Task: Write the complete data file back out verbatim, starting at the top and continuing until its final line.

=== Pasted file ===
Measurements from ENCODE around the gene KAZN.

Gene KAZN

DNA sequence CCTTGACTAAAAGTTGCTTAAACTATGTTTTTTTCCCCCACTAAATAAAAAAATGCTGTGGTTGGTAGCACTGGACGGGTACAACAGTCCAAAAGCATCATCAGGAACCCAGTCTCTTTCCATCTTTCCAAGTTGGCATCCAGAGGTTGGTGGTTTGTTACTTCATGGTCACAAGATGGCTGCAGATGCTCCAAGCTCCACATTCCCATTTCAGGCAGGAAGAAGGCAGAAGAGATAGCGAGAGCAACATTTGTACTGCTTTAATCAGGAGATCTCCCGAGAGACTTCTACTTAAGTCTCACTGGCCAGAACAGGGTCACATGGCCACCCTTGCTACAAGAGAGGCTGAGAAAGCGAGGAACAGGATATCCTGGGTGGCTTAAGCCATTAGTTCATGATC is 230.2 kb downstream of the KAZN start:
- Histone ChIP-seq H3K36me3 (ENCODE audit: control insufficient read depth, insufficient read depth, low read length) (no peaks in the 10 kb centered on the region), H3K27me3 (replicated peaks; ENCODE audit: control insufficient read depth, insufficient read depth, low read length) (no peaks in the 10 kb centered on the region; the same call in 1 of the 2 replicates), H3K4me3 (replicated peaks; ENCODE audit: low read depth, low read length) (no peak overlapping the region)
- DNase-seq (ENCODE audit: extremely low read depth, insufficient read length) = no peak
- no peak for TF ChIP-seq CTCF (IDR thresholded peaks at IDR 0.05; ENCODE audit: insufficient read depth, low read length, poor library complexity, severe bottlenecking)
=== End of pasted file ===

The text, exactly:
Measurements from ENCODE around the gene KAZN.

Gene KAZN

DNA sequence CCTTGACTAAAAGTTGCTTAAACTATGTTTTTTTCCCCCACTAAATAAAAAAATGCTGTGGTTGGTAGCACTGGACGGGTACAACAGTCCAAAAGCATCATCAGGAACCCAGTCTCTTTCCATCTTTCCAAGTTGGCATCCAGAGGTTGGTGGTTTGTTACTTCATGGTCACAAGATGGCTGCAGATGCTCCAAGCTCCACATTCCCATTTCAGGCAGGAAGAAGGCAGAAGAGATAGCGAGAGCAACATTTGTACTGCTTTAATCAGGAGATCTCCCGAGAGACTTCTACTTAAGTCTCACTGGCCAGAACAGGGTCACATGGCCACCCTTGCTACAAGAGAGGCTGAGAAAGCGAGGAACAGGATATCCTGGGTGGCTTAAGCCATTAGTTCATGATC is 230.2 kb downstream of the KAZN start:
- Histone ChIP-seq H3K36me3 (ENCODE audit: control insufficient read depth, insufficient read depth, low read length) (no peaks in the 10 kb centered on the region), H3K27me3 (replicated peaks; ENCODE audit: control insufficient read depth, insufficient read depth, low read length) (no peaks in the 10 kb centered on the region; the same call in 1 of the 2 replicates), H3K4me3 (replicated peaks; ENCODE audit: low read depth, low read length) (no peak overlapping the region)
- DNase-seq (ENCODE audit: extremely low read depth, insufficient read length) = no peak
- no peak for TF ChIP-seq CTCF (IDR thresholded peaks at IDR 0.05; ENCODE audit: insufficient read depth, low read length, poor library complexity, severe bottlenecking)